SEO Guide to Discontinued Products

Jul 27, 2022featured, SEO

E-commerce sites need to deal with turnover of products in their catalogs all the time. One common scenario is that products are discontinued. For many consumer electronics products, this can happen on a yearly cycle as the new models with upgraded features replace the existing products. For fashion brands, this is typically a quarterly thing to keep up with seasonal trends, but for ultra fast fashion brands, product turnover can be a constant process.

Regardless of the timing or regularity, any SEO for an e-commerce brand has surely been asked what should be done with discontinued products. As with virtually everything in SEO, there’s no one answer for every scenario. This guide is meant to help you come to the right answer and cover the vast majority of circumstances you’ll encounter.

Before the product is discontinued

Tip: Get ahead of these changes

In most cases, product teams are aware of discontinuation plans ahead of time. So your job is to also be made aware of these plans. If we can plan ahead, this entire process will go more smoothly, but we’ll also have some options to help speed up the transition of rank from the old product to the new one.

Is there a near-direct replacement?

In the case of the standard product upgrade cycle, there’s often a new product that is a direct replacement for the old. Think of the annual iPhone update. The new model isn’t the exact same item, but it’s pretty clear you have someone in the market for an iPhone 12, you would sell them an iPhone 13 in its place. 

There may also be a reasonable substitute that exists. For example, car manufacturers offer models in a variety of trim levels. Toyota has a Camry LE, SE, XLE, XSE, TRD, etc. If they decide to discontinue the XLE, they might say the XSE is the most comparable substitute.  

Link to the replacement product ASAP

In some cases, like the iPhone example above, there’s a period of time where the new model is live on the site (even if it’s in pre-order or “coming soon” state) but the old model is also still available. This is a perfect opportunity to start building rank for the new product.

In these instances, build a link to the new model. Worst case, you can add a text link within the product description. But if this is going to be a regular occurrence, you’ll want to have development invest in functionality to do this in a more robust way. Product teams will generally love this as it helps build greater awareness of the new product, so you should have some extra backing for the project.

Once the product is discontinued and removed from the site

You can prep for all of these steps, but can’t implement anything until the product is removed from the site. The idea is to not do this for every discontinued product, as with large catalogs it will become a huge burden. This is a workflow you can follow to determine what, if any, action needs to be taken. 

Is there a near-direct replacement?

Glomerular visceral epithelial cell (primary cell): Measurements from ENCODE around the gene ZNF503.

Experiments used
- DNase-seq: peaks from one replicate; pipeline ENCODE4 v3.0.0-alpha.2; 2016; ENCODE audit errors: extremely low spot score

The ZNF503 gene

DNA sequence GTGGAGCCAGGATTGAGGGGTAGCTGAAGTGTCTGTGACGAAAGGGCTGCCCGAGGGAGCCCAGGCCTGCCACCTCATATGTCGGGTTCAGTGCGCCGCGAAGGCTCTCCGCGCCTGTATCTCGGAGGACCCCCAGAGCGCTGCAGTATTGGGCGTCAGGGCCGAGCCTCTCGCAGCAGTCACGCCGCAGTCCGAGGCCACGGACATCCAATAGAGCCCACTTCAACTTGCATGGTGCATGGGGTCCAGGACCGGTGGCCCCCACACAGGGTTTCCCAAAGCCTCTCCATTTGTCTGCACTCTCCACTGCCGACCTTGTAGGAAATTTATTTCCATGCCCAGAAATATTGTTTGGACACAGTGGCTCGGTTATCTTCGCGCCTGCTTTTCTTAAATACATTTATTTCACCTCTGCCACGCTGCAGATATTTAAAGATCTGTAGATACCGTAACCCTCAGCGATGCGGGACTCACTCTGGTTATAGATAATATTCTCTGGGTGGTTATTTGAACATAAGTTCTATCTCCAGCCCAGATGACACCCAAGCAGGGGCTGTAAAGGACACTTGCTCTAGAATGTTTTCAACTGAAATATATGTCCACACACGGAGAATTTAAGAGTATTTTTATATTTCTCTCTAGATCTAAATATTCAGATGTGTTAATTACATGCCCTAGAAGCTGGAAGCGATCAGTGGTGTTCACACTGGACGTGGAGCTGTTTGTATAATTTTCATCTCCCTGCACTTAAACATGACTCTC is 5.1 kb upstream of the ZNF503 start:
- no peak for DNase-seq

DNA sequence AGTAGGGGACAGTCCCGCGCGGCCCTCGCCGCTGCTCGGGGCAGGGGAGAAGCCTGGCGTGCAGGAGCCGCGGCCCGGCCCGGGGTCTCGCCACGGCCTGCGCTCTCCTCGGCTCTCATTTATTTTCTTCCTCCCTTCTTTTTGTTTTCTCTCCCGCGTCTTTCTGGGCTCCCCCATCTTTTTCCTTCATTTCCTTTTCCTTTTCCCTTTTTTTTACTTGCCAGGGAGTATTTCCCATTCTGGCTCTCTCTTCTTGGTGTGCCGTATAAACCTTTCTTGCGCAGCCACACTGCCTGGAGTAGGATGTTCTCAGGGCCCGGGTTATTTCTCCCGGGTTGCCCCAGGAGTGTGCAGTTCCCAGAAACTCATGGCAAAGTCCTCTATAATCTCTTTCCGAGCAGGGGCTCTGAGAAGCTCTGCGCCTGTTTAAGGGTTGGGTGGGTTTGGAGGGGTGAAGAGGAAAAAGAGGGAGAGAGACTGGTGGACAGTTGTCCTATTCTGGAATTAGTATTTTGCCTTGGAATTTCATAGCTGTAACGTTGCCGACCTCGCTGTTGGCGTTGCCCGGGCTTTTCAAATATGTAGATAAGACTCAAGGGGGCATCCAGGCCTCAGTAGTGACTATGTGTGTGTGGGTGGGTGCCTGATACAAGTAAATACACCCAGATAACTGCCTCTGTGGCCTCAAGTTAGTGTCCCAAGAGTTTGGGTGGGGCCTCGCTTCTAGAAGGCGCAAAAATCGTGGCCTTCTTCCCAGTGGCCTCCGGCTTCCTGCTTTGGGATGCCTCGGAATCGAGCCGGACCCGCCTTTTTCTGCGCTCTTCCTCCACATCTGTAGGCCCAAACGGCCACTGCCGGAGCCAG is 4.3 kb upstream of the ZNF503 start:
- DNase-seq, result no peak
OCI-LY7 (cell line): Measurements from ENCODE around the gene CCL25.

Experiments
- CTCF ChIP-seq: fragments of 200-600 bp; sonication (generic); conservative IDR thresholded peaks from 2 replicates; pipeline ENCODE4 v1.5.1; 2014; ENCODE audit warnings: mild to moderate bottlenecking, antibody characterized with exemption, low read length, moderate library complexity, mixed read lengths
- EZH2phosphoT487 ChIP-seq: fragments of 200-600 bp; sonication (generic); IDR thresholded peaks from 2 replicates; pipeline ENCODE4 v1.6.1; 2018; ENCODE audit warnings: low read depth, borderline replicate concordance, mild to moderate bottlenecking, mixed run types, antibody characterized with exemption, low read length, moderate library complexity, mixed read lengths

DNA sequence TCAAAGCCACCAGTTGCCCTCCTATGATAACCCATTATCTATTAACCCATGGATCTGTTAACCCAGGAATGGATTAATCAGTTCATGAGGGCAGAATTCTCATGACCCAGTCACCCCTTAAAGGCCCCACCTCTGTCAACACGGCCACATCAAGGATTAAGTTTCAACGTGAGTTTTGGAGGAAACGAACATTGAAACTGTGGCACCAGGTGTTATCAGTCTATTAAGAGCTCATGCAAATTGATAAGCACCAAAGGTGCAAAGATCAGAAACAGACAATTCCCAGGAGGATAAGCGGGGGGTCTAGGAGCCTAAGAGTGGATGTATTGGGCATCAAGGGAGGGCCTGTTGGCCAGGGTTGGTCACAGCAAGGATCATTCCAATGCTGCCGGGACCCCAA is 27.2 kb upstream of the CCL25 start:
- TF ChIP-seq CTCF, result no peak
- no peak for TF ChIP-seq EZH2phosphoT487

Going back to the question above. If the product has a suitable replacement, our course of action will be different than if it’s something an entire category of products being removed.

If yes: We’ll want to 301 redirect to the replacement product. This is a good practice regardless of any SEO performance indicators, as this is generally the best experience for the customer. 

If no: Continue on to the next section.

Are there backlinks pointing to the product URL?

You can check this manually for small numbers of products, but for larger catalog updates, most crawl tools have an integration with one or more backlink research tools. For example, Screaming Frog can connect to Majestic and AHREFs via API.  

If yes: 301 redirect to the parent category (whatever is the most specific category where the product existed). This will pass some of that backlink rank to a page that’s still live. 

Note that this is not a very clear signal to consumers, so you may need to reserve this for only instances where a very specific category exists. If Apple stopped making iPhones entirely, redirecting people to the Macbook page would leave consumers thinking something was wrong with the site. (side note, if that major of a discontinuation happened, you’d probably have a whole page on the site dedicated to the reasoning for the change and redirect there instead – I’m just using it as an easy example.)

If no: Continue on to the next section.

Is there substantial organic traffic to the product URL?

Again, we can handle bulk checks of this via a crawl tool connected to your analytics platform (or Search Console) via API. You can also usually do this via a spreadsheet with vlookups, where with backlinks the spreadsheets can become unmanageably large.

If yes: 301 redirect to the parent category.

If no: Continue on to the next section.

If “no” to all the above, let the product 404/410.

410 is the preferred status, as it makes it clearer that this is a permanent change where 404 can oftentimes be the result of unintentionally changing URLs and other user error. But sometimes you’re limited by the capabilities of your platform and a 404 will do just fine.

If possible, create a custom 4xx  page just for product URLs. The goal here is to have messaging for customers that they landed on the error due to a product being discontinued.

Last, update internal links

Internal links should never be going through redirects. This is entirely under your control as you can just update where links point (or remove them entirely if the product is ultimately going to a 4xx status). This will save some crawl budget and avoid any diminishing of rank through those internal links.

SEO workflow diagram for discontinued products

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1 Comment

  1. Lauren

    Love the infographic! Makes it easier to remember what to do.

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